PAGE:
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Lessons in enterprise

Lessons in enterprise
Enterprise Nation
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Posted: Tue 22nd Nov 2011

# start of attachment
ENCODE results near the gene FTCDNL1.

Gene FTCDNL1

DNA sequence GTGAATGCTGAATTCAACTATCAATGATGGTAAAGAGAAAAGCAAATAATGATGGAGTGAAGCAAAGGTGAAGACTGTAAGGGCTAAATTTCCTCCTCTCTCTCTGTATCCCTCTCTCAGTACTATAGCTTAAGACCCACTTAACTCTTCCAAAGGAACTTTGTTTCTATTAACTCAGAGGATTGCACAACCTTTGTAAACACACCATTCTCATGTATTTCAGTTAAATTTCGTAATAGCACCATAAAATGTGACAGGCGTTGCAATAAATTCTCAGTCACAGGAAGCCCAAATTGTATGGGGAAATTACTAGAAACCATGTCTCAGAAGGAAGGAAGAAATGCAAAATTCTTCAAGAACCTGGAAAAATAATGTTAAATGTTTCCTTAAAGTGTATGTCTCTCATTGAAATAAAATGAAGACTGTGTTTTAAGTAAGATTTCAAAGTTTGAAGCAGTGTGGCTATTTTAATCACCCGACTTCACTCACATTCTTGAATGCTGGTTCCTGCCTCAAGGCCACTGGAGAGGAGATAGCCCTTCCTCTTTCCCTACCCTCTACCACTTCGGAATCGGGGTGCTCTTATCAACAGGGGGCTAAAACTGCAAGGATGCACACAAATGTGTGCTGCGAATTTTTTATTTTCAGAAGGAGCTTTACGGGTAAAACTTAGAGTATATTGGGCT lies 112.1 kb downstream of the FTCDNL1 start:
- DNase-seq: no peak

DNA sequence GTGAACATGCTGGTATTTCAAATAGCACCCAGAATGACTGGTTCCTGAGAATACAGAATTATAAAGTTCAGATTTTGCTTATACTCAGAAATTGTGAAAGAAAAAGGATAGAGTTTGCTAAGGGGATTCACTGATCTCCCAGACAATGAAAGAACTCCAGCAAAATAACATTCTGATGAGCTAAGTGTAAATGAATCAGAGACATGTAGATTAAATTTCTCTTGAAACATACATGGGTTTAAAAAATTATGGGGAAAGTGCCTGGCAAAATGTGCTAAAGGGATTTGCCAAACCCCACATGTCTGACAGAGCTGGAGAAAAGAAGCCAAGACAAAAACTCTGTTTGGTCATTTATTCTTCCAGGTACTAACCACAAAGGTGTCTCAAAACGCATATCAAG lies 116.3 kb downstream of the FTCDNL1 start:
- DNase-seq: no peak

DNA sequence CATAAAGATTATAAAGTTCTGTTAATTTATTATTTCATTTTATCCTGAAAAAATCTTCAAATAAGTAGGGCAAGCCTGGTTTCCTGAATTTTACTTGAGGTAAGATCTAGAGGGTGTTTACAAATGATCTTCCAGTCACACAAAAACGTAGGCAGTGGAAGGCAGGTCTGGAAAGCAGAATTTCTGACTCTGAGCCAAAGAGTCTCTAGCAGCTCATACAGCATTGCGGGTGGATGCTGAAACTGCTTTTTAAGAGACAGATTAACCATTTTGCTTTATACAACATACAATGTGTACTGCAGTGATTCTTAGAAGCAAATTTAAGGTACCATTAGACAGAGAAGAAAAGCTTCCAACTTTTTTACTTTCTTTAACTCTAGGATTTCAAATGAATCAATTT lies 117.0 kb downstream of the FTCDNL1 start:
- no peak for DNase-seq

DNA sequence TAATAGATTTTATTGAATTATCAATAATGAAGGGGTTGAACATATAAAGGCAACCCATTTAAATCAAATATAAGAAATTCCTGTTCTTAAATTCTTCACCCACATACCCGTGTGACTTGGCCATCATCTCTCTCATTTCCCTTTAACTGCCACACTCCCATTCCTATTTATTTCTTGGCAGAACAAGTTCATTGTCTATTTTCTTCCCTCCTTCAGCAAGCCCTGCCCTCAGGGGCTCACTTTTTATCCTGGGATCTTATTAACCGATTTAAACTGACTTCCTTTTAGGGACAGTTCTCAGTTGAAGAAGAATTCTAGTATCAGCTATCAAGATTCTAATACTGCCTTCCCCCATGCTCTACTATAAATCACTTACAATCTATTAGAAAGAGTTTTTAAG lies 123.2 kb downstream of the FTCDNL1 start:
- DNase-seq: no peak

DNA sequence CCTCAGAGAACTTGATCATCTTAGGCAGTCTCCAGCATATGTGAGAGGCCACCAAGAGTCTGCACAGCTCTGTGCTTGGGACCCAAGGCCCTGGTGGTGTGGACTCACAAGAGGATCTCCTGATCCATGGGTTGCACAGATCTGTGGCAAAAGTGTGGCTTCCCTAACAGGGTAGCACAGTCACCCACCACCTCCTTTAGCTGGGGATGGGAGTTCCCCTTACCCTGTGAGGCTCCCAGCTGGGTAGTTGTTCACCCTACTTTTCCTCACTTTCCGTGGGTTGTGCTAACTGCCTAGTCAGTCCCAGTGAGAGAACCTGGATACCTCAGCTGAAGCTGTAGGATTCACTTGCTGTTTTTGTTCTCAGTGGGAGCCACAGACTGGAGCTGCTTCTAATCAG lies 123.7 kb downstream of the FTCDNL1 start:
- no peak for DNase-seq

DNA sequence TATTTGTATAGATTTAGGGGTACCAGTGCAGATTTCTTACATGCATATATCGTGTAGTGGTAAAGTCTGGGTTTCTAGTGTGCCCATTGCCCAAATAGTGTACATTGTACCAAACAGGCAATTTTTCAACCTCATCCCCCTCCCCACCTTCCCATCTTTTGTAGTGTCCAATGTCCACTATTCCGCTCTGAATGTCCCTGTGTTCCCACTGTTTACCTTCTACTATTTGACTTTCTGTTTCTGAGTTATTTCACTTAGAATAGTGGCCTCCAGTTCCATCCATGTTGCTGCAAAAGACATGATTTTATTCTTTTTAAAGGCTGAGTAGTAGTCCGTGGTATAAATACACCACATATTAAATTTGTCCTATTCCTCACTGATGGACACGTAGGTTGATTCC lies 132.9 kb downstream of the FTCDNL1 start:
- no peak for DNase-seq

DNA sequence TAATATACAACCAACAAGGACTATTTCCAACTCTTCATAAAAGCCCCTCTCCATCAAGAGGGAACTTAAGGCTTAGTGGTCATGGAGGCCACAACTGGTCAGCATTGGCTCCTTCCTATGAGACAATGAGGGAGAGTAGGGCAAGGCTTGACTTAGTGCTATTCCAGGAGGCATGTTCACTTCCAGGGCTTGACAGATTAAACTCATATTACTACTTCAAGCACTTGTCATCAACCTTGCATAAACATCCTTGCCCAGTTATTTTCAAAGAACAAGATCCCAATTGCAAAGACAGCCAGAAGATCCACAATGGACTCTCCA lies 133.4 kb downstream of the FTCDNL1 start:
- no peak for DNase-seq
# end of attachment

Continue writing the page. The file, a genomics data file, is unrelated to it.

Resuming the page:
To celebrate Global Entrepreneurship Week, skills development company Enabling Enterprise ran a nationwide day long competition last Wednesday across all the Aldridge academies, which have entrepreneurship as a specialism, writes Portslade Aldridge Community Academy governor Sarah Jennings. AXA, our business insurance partner, was invited to be a judge at the Portslade Aldridge Community Academy. By the end of the day well over 100 mini social enterprises were set up in each school and ready to pitch their ideas to the judges.  We had all sorts of ideas ranging from making mosquito nets for Africa out of recycled net curtains, to a bike beeper that automatically makes a sound if a car gets too close.  There was a local shopping scheme for the elderly and a walking bus for the academy students to take the local primary children to school. It was a fantastic day full of creativity, talent and innovation and it struck us that there was a lot to inspire small businesses. The idea of the competition was for the students to identify a challenge facing their local community and to use their entrepreneurship skills to tackle it. The process they went through is one that would stand any business in good stead as they work on developing new projects and ideas. The day was broken into several parts. Each section had a clear goal, a strict deadline and a focus attribute. Teambuilding To kick off the students divided into teams with a diverse mix of ages and talents. The first exercise was to focus on building a team by picking a name and playing some collaborative games. This helped the students get to know each other's skills and strengths and quickly establish a successful working style.  We know that EN members often choose to outsource work to partner companies but how often do we take time to build a team with a shared goal at the start of a project and make sure we get the very best from everyone? Generating business ideas The second part of the day was about idea creation. The students had to identify their challenge, evaluate their ideas and then, once they had picked their best idea, they had to consolidate it into a one minute proposal. Starting a project by evaluating your talents is a fantastic way of building the team's confidence and consolidating your idea onto a one minute pitch soon determines whether your idea is going to be interesting and easy to communicate. Problem solving Once they had picked their idea the next section was all about planning and the attribute focus was problem solving. The teams had to work together to evaluate what they needed and how to fund and promote their idea. They then had to produce a clear project plan. Too often in small businesses we start 'doing' before we have properly thought through our plan and identified the best route to get to the best solution.  There are often many ways of achieving something, but this was all about achieving the task in the best and most efficient way and identifying potential obstacles and dealing with them up front. Determination Once the students had an agreed plan, so everyone knew what they were expected to deliver, they finally moved into the doing part of the day.  This time the focus was determination.  How often in business do we come up with a great idea, start with gusto and then let it fizzle out when we either hit an obstacle or move onto something else? The students had to create a stand to sell their idea, making it as eye catching and informative as possible, ready to discuss their ideas when the judges came round.  What struck us was the way the teams worked round problems and how lateral they were in their approach.  The idea was to overcome a problem rather than be blocked by it and the perseverance they showed coming at problems from various angles until they found a workable solution was fascinating. Risk-taking Finally they moved to the showcase part of the day with the focus on risk taking.  Everyone was encouraged to take part and to make their presentation as interesting and memorable as possible. As small businesses, when the presentation looms, how many of us take the time to consider how to make our pitch memorable or think whether we should be using a different way of communicating than Powerpoint slides or a meeting? We were shown maps, models, art displays, talks, props, tables, a bus and even invited into a cardboard house for one presentation. The judges had to whittle 120 ideas down to four, and then to only one winner from each academy. The lucky winners went off to London today to compete against the winners from the other academies.  They spent the day polishing up their business and marketing ideas with professional help before competing in the Grand Final. It was almost impossible to choose one idea from so many and AXA were so blown away by the ideas at Portslade they have donated some seed money for the children to bring more of them to fruition. We'll let you know how they get on.

 
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